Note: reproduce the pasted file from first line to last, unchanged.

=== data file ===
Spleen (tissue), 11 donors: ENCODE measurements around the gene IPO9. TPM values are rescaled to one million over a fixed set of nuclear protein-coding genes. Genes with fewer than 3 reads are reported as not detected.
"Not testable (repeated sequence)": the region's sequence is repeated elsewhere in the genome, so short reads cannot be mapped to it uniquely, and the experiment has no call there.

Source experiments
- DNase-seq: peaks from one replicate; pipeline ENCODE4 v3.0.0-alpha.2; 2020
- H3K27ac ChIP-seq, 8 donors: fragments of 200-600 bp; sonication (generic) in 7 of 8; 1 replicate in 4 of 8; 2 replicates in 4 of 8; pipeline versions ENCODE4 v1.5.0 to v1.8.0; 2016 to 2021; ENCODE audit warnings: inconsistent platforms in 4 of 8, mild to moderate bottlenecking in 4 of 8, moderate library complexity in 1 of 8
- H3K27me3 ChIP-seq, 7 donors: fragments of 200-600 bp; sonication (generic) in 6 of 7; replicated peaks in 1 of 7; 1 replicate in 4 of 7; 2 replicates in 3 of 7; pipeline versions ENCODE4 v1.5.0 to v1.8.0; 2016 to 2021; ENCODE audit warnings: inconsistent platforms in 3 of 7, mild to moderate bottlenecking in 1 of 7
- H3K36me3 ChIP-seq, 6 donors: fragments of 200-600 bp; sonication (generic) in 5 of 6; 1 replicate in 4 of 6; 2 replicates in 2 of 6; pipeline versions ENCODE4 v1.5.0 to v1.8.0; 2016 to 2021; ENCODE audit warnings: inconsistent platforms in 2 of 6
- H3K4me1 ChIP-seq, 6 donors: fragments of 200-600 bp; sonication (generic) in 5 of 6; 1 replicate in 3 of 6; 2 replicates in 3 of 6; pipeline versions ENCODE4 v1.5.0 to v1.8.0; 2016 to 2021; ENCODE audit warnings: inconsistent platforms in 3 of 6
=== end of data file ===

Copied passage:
Spleen (tissue), 11 donors: ENCODE measurements around the gene IPO9. TPM values are rescaled to one million over a fixed set of nuclear protein-coding genes. Genes with fewer than 3 reads are reported as not detected.
"Not testable (repeated sequence)": the region's sequence is repeated elsewhere in the genome, so short reads cannot be mapped to it uniquely, and the experiment has no call there.

Source experiments
- DNase-seq: peaks from one replicate; pipeline ENCODE4 v3.0.0-alpha.2; 2020
- H3K27ac ChIP-seq, 8 donors: fragments of 200-600 bp; sonication (generic) in 7 of 8; 1 replicate in 4 of 8; 2 replicates in 4 of 8; pipeline versions ENCODE4 v1.5.0 to v1.8.0; 2016 to 2021; ENCODE audit warnings: inconsistent platforms in 4 of 8, mild to moderate bottlenecking in 4 of 8, moderate library complexity in 1 of 8
- H3K27me3 ChIP-seq, 7 donors: fragments of 200-600 bp; sonication (generic) in 6 of 7; replicated peaks in 1 of 7; 1 replicate in 4 of 7; 2 replicates in 3 of 7; pipeline versions ENCODE4 v1.5.0 to v1.8.0; 2016 to 2021; ENCODE audit warnings: inconsistent platforms in 3 of 7, mild to moderate bottlenecking in 1 of 7
- H3K36me3 ChIP-seq, 6 donors: fragments of 200-600 bp; sonication (generic) in 5 of 6; 1 replicate in 4 of 6; 2 replicates in 2 of 6; pipeline versions ENCODE4 v1.5.0 to v1.8.0; 2016 to 2021; ENCODE audit warnings: inconsistent platforms in 2 of 6
- H3K4me1 ChIP-seq, 6 donors: fragments of 200-600 bp; sonication (generic) in 5 of 6; 1 replicate in 3 of 6; 2 replicates in 3 of 6; pipeline versions ENCODE4 v1.5.0 to v1.8.0; 2016 to 2021; ENCODE audit warnings: inconsistent platforms in 3 of 6